It might seem as if there would be no particular hurry to photograph a motionless stairwell--except for fact that the light was constantly changing because of clouds moving across the sun. There were also people walking up and down the stairs. If I hadn't taken this image when I did there is no guarantee I could have gotten it any other time.
One of the realities that my trip to Ecuador has reinforced is that there are few second chances in photography. Subjects are often in constant motion. Even when they aren't, the light is changing or the composition is changing. The sun is moving, clouds are moving, people and cars are moving. If the light is changing, so is your exposure. If your subject is moving, your plane of focus may need to change along with it.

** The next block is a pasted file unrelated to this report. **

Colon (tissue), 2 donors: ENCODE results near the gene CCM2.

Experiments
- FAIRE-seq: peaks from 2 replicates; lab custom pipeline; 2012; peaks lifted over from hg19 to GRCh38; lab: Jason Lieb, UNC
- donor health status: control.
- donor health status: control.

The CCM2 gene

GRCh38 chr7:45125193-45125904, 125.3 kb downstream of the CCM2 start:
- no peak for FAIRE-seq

Even as all this is happening, you may or may not have a camera with you. If you do, you may be occupied with some other activity, such as answering a call on your cell phone, riding in a cab or a bus, or carrying something in your arms. There is either no time to get your camera ready or by the time you do the moment has passed.
Mind you, I'm not complaining about any of this: I'm simply describing the way things are. It's one of the constant challenges of photography and one of the reasons why we feel such exhilaration when everything falls into place at exactly the right moment. The one thing to remember is that these moments only happen when you're actively photographing; and by "actively," I mean either seizing the moment or waiting for the moment to arrive. Once it comes it may never come again.